John Cooper was hired for a simple job; to put a stop to the repeated raids on the local railroad. Easily enough, the wily, sharp shooting Cooper apprehends one of the wanted thugs, a fellow named Inigo Sanchez, and begins to travel back to town for his reward.
Along the way Sanchez speaks of the king of the bandits, a villain called "El Diablo" who seeks to unite the frontier underworld in a unified assault against the good people of Cooper's New Mexico home. Though skeptical by both nature and necessity, Cooper begins to wonder if there might be some truth in Sanchez' ramblings.
As they progress through the western adventure, Cooper and Sanchez are joined by four other characters, as diverse in personality as they are in the special talents and abilities that they bring to the group. The unlikely band must discover the mysteries behind the figure known only as El Diablo before it is too late.
Desperados: Wanted Dead or Alive is designed to present a rich narrative through an immersing, multimedia presentation that uses scenery, sounds, and full-motion video to advance the plot through certain key stages. The game offers an isometric perspective on hand-designed scenery as players guide the team of unlikely allies through real-time missions that challenge strategic thinking and move the plot forward.
Even though this is a game that did not promise to bring many novelties, as it was only supposed to use the Pyro's Commandos, gameplay in a wild-west setting, it really made my mouth water. So, what we have here is a real-time strategy with very few units that cannot be used for cannon fodder. In order to complete a mission (which usually comes down to exterminating a huge number of enemies), you will have to cunningly use all the advantages of your characters.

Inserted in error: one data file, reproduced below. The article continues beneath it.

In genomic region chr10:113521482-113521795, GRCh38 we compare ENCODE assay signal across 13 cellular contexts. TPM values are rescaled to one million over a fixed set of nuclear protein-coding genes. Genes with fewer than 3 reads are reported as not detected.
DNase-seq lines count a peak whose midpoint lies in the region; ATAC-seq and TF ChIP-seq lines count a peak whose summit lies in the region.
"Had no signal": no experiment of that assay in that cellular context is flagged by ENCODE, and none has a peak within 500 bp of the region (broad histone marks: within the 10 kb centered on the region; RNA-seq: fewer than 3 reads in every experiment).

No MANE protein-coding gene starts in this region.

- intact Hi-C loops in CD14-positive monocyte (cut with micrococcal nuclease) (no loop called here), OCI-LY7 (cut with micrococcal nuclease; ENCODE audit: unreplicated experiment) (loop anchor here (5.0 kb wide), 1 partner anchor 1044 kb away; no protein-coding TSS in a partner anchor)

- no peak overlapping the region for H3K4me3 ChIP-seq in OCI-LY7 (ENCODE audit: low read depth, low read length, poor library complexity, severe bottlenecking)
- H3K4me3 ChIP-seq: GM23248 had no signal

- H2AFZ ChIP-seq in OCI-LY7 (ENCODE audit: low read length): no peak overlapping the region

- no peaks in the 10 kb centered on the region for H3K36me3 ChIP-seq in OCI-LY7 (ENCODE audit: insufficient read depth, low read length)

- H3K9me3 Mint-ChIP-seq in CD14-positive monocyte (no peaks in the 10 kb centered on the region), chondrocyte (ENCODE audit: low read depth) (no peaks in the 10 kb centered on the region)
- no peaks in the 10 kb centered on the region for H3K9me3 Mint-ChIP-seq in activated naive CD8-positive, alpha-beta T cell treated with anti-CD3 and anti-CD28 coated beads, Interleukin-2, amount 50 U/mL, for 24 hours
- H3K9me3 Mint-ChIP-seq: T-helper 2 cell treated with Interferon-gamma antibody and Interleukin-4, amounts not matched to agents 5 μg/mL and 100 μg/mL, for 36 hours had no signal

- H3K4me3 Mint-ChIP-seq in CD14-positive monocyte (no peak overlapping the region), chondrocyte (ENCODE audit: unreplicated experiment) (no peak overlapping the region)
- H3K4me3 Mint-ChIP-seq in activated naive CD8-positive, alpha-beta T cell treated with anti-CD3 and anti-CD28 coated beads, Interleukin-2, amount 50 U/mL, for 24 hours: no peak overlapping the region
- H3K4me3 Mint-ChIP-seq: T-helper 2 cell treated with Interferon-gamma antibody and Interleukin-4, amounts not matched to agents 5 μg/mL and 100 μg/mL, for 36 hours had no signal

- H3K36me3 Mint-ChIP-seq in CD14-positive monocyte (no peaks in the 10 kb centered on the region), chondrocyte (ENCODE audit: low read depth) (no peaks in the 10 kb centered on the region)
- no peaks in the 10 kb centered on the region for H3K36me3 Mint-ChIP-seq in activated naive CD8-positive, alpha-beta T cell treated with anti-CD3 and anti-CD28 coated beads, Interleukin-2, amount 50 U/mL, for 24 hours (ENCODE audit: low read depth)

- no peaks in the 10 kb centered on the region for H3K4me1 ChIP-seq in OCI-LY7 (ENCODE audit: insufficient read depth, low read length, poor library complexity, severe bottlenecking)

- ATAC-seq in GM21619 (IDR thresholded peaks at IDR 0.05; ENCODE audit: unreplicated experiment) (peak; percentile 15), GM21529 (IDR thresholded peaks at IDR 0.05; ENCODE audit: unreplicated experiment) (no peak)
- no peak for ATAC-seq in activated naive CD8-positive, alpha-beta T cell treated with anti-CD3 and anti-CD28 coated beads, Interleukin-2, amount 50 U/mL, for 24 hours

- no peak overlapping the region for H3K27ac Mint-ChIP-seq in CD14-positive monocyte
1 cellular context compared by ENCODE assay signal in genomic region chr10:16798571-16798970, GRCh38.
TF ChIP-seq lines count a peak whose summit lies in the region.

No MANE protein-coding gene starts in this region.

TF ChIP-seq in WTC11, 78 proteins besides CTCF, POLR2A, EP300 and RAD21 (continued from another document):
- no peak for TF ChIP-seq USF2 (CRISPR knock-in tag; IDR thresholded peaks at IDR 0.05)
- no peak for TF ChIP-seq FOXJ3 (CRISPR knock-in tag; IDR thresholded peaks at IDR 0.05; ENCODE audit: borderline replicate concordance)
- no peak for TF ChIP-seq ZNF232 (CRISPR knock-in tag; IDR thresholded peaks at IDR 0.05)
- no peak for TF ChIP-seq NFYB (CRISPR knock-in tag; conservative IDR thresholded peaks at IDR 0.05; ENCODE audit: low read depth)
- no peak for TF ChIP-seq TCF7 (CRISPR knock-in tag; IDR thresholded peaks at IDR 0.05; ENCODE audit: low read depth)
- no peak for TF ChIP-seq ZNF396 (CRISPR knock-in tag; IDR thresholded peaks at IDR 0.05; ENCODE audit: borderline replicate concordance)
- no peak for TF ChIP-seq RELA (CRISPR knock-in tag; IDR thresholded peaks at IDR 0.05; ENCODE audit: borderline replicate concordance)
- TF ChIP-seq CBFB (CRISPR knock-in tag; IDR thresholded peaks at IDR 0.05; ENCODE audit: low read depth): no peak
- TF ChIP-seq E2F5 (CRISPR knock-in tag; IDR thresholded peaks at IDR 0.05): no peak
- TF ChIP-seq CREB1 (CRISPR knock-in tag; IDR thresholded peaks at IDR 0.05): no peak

In this western variant of the good-old Commandos, you will get to control several characters gathered around the hero of the story, John Cooper. This Bruce Willis-like macho cowboy is in fact a bounty hunter on a difficult mission: He has to catch a bandit called El Diablo. And as he cannot face the numerous Diablo's henchmen alone, he first sets on a quest to gather his old friends. In the first couple of missions he'll try to find the members of his team: Samuel Williams, Doc and the dangerous Kate O'Hara, and only later when things really get tough, he is joined by Mia Yung and Sanchez. I loved the way all characters had been introduced in the story (even if it meant that I had to wait until the second half of the game to get Mia and Sanchez). Each time you get a new character you will get to play sort of a tutorial mission to get acquainted with his/her capabilities.
Now, what's so characteristic about this little team? Cooper is a typical cowboy good with his faithful Colt, knife and musical pocket-watch, which he uses to lure his enemies. He is also very strong, so he can carry unconscious enemies around (any similarities with Tiny are... intentional?). Doc, well it's not too hard to guess that he's a physician, but he also likes to carry several handy items around, like his sniper-rifle, the poison-gas capsule or his coat, which he can use to make a scarecrow. Sam is an expert for explosives and tying unconscious men, he is the fastest in the team and his 12-bullet rifle has just a bit shorter range than Doc's sniper. Kate O'Hara was still my personal favorite, probably because of her capability to neutralize the enemy by showing her legs... When the enemies spot her, they just start towards her, which frequently ends in a low blow. She can also blind her enemies with a mirror or shoot them with her little handgun. Mia Yung is a cute eighteen-year-old girl who is not much of a fighter. Her only offensive weapons are poisonous darts. However, she is very useful for confusing enemies. She is very good at hiding and luring the opponents into traps with her monkey, firecrackers or whistle. Finally, another one of my favorites, a Mexican called "Grizzly" Sanchez. "Grizzly" is an extremely strong hombre, capable of bursting into a house filled with enemies and cleansing it, carrying two enemies at once, firing his shotgun and fooling enemies with his siesta trick...